Public Security Minister Guo Shengkun in Tashkent to
discuss security issues in Central Asia and bilateral ties.
Shengkun praised Uzbekistan for hosting the Regional AntiTerrorist Structure of the Shanghai Cooperation
Organization and said that the two countries should jointly
combat terrorist entities such as the East Turkestan Islamic


At a meeting of over 60 countries in London on Thursday, the
United States, Britain, and other allies pledged to support
Afghanistan as the international mission ends. Although no
financial commitments were expected to be made during the
meeting, U.S. Secretary of State John Kerry pledged
“extraordinary,” although unspecified, levels of American aid
through 2017. The meeting was a follow-up to a meeting in
Tokyo in 2012, during which allies promised $16 billion to
rebuild and stabilize the government.


On December 3, U.S. officials reported that Iran had used F4 Phantoms to launch airstrikes on Islamic State positions in
the Iraqi province of Diyala near the Iranian border. The
officials stated that the attacks took place over the last
several days, while an Iraqi source reported that the strikes
were launched 10 days previously. Iranian officials have
repeatedly denied that Iran carried out airstrikes in Iraq and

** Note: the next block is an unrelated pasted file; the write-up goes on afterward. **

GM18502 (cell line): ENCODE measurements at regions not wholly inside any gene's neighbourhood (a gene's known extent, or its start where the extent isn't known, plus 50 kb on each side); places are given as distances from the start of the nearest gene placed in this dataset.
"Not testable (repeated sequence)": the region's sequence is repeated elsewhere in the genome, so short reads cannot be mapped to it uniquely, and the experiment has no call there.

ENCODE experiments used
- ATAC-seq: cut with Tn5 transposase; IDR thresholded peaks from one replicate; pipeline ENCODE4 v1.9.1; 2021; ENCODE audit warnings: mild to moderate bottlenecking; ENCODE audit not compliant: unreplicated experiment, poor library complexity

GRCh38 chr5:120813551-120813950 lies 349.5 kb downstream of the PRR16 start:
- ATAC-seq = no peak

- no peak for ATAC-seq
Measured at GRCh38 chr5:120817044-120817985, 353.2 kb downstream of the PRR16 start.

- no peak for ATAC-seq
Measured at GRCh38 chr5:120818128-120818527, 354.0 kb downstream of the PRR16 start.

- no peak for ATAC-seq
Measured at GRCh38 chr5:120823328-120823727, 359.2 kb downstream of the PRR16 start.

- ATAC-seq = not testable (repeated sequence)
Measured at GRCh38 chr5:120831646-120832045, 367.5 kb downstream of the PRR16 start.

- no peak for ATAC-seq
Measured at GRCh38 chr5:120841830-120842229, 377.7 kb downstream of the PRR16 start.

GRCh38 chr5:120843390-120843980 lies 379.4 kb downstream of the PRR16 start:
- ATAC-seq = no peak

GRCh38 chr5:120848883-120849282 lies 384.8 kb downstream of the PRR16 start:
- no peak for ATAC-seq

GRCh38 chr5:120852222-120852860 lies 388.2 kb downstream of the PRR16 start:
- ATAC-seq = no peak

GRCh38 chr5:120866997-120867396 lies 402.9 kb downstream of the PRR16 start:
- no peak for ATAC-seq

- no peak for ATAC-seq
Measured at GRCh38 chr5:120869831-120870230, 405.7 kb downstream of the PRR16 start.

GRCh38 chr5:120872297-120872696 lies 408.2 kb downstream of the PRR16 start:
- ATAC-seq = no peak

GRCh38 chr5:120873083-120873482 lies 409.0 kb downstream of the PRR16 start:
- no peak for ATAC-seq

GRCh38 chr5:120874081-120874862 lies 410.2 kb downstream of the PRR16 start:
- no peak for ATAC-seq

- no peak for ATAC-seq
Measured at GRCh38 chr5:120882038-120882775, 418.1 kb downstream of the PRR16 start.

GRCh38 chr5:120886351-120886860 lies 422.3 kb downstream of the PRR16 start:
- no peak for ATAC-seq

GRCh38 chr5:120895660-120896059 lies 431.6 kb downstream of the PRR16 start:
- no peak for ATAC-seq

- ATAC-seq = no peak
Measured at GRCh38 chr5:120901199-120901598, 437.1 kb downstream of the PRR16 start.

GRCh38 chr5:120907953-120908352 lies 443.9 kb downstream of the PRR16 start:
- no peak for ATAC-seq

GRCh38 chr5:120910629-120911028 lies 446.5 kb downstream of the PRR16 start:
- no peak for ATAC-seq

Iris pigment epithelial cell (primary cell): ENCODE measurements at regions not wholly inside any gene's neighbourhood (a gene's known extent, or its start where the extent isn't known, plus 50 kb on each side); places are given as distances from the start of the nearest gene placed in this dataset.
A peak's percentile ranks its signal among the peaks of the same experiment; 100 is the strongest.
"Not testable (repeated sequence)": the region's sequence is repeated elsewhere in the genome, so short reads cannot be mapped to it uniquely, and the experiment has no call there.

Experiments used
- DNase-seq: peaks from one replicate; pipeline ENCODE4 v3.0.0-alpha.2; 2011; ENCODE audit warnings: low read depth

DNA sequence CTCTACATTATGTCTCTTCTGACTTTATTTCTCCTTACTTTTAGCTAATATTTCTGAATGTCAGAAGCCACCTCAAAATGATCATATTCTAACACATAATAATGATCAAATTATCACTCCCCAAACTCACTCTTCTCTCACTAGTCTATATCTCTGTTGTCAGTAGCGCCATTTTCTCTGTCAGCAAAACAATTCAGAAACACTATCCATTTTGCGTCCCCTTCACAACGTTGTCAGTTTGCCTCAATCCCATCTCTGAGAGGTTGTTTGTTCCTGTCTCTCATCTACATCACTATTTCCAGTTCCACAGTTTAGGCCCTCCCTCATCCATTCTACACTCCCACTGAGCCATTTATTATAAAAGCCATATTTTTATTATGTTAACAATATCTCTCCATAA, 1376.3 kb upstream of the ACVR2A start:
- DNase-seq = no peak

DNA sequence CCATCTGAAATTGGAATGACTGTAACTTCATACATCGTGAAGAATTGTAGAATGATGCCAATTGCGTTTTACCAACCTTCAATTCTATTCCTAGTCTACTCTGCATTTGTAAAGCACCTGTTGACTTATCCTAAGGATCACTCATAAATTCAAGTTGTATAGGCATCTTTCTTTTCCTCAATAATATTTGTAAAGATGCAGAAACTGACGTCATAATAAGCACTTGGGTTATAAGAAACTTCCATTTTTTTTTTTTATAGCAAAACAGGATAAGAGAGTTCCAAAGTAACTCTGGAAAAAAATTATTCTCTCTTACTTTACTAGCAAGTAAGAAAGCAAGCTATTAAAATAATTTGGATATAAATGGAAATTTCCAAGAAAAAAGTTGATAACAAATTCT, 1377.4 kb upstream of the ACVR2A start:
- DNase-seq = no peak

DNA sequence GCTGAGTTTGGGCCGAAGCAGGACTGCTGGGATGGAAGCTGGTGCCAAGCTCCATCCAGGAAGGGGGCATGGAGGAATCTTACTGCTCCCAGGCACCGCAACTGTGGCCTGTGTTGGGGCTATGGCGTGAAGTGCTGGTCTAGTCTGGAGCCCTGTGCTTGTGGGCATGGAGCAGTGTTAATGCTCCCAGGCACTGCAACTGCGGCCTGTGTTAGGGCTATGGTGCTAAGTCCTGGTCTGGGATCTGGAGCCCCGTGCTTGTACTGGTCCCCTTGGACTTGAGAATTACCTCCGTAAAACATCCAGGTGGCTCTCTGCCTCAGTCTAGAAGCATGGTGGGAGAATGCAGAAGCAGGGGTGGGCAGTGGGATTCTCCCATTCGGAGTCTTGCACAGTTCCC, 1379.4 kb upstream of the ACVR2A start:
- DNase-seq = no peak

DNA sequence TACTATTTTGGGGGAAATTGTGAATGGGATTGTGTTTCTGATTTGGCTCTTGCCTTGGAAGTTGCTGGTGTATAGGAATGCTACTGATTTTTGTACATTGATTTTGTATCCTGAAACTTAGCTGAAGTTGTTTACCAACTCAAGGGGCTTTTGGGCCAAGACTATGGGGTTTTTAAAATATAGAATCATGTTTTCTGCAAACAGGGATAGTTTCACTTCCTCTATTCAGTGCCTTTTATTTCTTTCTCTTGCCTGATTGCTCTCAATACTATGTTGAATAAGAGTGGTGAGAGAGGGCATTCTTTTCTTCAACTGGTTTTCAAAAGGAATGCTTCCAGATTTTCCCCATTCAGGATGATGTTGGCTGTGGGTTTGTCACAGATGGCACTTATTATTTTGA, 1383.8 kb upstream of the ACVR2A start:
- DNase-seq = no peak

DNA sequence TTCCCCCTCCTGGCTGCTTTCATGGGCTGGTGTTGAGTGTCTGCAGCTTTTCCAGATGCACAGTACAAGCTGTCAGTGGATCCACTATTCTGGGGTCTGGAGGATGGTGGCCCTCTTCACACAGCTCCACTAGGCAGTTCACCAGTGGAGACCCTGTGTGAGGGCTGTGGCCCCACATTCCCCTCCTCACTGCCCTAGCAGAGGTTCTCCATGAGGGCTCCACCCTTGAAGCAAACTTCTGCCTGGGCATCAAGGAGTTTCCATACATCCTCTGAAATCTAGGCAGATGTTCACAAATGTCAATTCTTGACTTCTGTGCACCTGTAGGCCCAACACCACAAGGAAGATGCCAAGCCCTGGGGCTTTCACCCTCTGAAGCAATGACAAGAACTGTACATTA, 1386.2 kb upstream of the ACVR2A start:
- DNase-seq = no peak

both Iranian and U.S. officials have denied any coordination
between the two countries.


On Wednesday, the presidents of Turkmenistan, Kazakhstan,
and Iran gathered in Turkmenistan to mark the opening of the
Ozen-Bereket-Gorgan railway connecting the three countries.
The new rail line stretches over 900 kilometers and connects
with Iran’s national rail network in Gorgon. The rail will
facilitate the transit of commercial goods from Central Asia to
Gulf ports.


On Monday, Mongolia re-launched an international tender
to develop the Tavan Tolgoi coal project. Tavan Tolgoi
holds around 7.5 billion tons of coal, yet Mongolia has
struggled to finance its development in the face of a
flagging economy due to declining foreign investment and
sinking commodity prices. The Mongolian Mining Corp
expects a shortlist of top bids by December 15. According
to Prime Minister Chimed Saikhanbileg, Tavan Tolgoi is a
priority project for Mongolia.


British journalist Edward Lucas became Estonia’s first eresident after being presented with his digital ID card by the
Estonian President. Edward Lucas is currently a senior editor at
The Economist and is particularly interested in Estonia’s
“digital society”. Estonia, often considered Europe’s most
wired country, recently passed a law that allows non-Estonians
to become e-residents and provides them with access to